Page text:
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A great 5-week Bible study for the Lent or Easter season, Lamb of God, is available as a paperback, e-book, and/or DVD for small group teaching and discussion.

Atonement for Our Sins

This theme of deliverance from slavery is powerful, teaching us several things:

  1. God is our kinsman-redeemer who takes responsibility for us. 
  2. God loves us radically. He will not let us go. He resorts to extreme measures to restore us to himself -- even the death of his Son. Whatever it takes, our God will do for us. He is committed to us.
  3. We now belong to God. What we do is not just our own business. We are God's.
  4. But we are love-slaves, who voluntarily, freely serve God.

The analogy of slavery and ransom finally merges into atonement for our sins. 

"For you know that it was not with perishable things such as silver or gold that you were redeemed from the empty way of life handed down to you from your forefathers, but with the precious blood of Christ, a lamb without blemish or defect." (1 Peter 1:18-19)

Prayer

Father, thank you for your awesome love that sets me free through Jesus Christ! I am still amazed when I try to think it all through. My mind is boggled some by things I don't understand, but my heart is full of love and appreciation for your great gift to me and all my brothers and sisters. Thank you! In Jesus' name, I pray. Amen.

Key Verse

"For you know that it was not with perishable things such as silver or gold that you were redeemed from the empty way of life handed down to you from your forefathers, but with the precious blood of Christ, a lamb without blemish or defect." (1 Peter 1:18-19)

References

  1. J. Albert Harrill, "Slavery," DNTB 1124-1127.
  2. Hebrew verb nātsal, "deliver, rescue, save, snatch away" (Milton C. Fisher, nātsal, TWOT #1404).
  3. Hebrew noun '‘abōdā, "labor, service." This can refer to any type of work or service, but here refers to the bondage of Israel in Egypt (Exodus 1:14; Nehemiah 5:18; 2 Chronicles 10:4; Isaiah 14:3; Walter C. Kaiser, ‘abōdā, TWOT #1553c).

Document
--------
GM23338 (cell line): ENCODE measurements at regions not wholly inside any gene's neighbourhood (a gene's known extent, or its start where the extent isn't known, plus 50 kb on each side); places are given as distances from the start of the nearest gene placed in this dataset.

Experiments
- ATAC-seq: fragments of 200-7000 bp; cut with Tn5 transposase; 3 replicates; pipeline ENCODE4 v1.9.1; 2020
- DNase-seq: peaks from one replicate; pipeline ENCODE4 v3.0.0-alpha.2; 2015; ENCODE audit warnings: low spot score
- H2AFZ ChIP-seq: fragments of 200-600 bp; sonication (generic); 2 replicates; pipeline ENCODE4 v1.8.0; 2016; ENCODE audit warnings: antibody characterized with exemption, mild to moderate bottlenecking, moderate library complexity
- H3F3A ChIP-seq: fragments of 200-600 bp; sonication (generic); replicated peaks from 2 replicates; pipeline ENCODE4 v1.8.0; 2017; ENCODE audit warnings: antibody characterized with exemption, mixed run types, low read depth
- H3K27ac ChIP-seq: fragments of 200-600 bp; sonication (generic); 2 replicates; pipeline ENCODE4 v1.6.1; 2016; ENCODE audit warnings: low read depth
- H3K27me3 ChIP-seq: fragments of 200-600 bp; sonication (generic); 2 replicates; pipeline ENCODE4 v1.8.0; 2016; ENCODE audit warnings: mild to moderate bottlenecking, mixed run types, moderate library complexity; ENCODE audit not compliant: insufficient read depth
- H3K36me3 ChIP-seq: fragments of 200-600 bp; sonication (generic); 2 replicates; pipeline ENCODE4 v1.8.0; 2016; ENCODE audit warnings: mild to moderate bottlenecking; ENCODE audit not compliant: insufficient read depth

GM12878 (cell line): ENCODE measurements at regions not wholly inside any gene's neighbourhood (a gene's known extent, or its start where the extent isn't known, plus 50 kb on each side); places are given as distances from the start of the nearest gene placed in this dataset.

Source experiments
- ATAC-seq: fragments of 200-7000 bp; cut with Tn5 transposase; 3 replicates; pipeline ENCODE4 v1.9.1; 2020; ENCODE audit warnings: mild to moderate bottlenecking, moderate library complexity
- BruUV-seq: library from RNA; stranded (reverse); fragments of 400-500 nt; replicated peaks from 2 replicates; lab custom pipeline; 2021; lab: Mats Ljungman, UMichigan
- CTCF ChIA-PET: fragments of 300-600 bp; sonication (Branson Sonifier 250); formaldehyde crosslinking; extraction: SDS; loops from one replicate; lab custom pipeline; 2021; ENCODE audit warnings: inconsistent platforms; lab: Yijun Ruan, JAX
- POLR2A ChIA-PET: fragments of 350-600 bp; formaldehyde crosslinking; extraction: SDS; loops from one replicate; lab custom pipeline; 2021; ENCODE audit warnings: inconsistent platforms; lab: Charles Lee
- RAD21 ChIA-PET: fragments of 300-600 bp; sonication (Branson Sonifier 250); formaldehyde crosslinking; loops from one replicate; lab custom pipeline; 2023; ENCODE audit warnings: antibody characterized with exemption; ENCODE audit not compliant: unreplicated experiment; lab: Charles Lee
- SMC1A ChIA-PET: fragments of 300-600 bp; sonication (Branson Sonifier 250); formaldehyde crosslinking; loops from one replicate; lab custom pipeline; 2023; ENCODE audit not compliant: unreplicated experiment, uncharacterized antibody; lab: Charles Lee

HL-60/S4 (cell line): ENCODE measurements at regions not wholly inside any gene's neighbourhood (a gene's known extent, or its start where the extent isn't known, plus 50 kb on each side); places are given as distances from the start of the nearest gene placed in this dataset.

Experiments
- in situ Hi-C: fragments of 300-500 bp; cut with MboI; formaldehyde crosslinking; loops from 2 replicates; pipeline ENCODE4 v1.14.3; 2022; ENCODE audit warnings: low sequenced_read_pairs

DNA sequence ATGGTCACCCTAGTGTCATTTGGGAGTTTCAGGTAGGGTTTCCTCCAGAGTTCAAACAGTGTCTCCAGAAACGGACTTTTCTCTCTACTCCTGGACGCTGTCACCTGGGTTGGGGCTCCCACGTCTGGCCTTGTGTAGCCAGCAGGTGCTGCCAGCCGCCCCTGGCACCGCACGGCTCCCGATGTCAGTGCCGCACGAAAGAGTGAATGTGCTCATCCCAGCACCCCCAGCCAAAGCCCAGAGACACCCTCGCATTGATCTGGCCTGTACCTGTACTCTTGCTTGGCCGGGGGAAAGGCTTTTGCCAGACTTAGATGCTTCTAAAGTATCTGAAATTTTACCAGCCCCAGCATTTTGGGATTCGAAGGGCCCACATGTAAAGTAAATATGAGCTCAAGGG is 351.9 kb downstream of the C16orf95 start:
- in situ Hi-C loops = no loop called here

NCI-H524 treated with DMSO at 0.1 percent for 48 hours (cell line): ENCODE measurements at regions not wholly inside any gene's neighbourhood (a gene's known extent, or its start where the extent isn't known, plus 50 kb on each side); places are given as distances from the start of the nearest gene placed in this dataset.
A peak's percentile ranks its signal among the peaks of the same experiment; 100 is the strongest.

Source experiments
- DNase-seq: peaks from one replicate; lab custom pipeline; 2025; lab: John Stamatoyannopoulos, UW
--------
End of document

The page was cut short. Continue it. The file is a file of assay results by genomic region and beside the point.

4. R. Laird Harris, gā’al, TWOT #300.
  5. William B. Coker, pādā, TWOT #1734. Morris, Apostolic Preaching, pp. 10-20.
  6. R. Laird Harris, kāpar, TWOT #1023a. The word was thought to mean "cover," but recent research shows that the connection to the Arabic root meaning "cover" is tenuous.
  7. Lutroō, BDAG 606; Morris, Apostolic Preaching, p. 24ff. Some scholars argue that in Biblical Greek the concept of the payment of a ransom has receded and that only the concept of deliverance is primary, but Morris makes an excellent case to the contrary.
  8. J.N.D. Kelly, The Epistles of Peter and of Jude (Harper's NT Commentaries; Harper & Row, 1969), p. 73. Edward Gordon Selwyn, The First Epistle of St. Peter (Macmillan, 1946), pp. 144-145. Morris (Apostolic Preaching, pp. 22-52) cites a couple of First Century manumission documents found in Diessmann, Light from the Ancient East (London, 1927), pp. 322, and The Oxyrhyncus Papyri (London, 1898), I, p. 106.
  9. Anastrophē, BDAG 73. "Empty" (NIV), "vain" (KJV), and "futile" (NRSV) all translate the Greek adjective mataios, "pertaining to being of no use, idle, empty, fruitless, useless, powerless, lacking truth" (BDAG 621).
  10. Phthartos, BDAG 1053.
  11. Timios, BDAG 1005-1006.
  12. Morris, Apostolic Preaching, p. 30-32.
  13. There is excellent evidence for the authenticity of the passage, outlined by William L. Lane, The Gospel According to Mark (New International Commentary on the NT series; Eerdmans, 1974), pp. 377-378, fn. 75; and Leon Morris, Apostolic Preaching, pp. 26-35.
  14. Agorazō, BDAG 14.
  15. The Greek verb peripoieō means "to gain possession of something, acquire, obtain, gain for oneself. (BDAG 804).
  16. Doulos refers to a "male slave as an entity in a socioeconomic context, slave" (BDAG 259-260). Other words in this word group include douleuō, "perform the duties of a slave, serve, obey" (BDAG 259), and douloō, "enslave, cause to be like a slave" (BDAG 260).
  17. Aichmalotizō, "to cause someone to become a prisoner of war, take captive" (BDAG 31-32).
  18. Because of their sin, the theory goes, people belong to Satan. God offered his Son as ransom (as "bait," say some), a ransom which Satan accepted as a bargain. But when Satan got Jesus into hell, he found he could not hold him, and Christ rose in victory on the third day. This is not the only atonement theory that this group of Church Fathers espoused. They clearly saw the ideas of substitutionary sacrifice for sins, etc. But for the slave analogy part of the Bible's teaching on atonement, they saw Satan as the recipient of the ransom. Leon Morris, "Atonement, Theories of the," Evangelical Dictionary of Theology (Baker, 1984), p. 101. See also Gustaf Aulén, Christus Victor: An Historical Study of the 3 Main Types of the Idea of Atonement (Macmillan, 1931).

Copyright © 1985-2017, Ralph F. Wilson. <pastor@joyfulheart.com> All rights reserved. A single copy of this article is free. Do not put this on a website. See legal, copyright, and reprint information.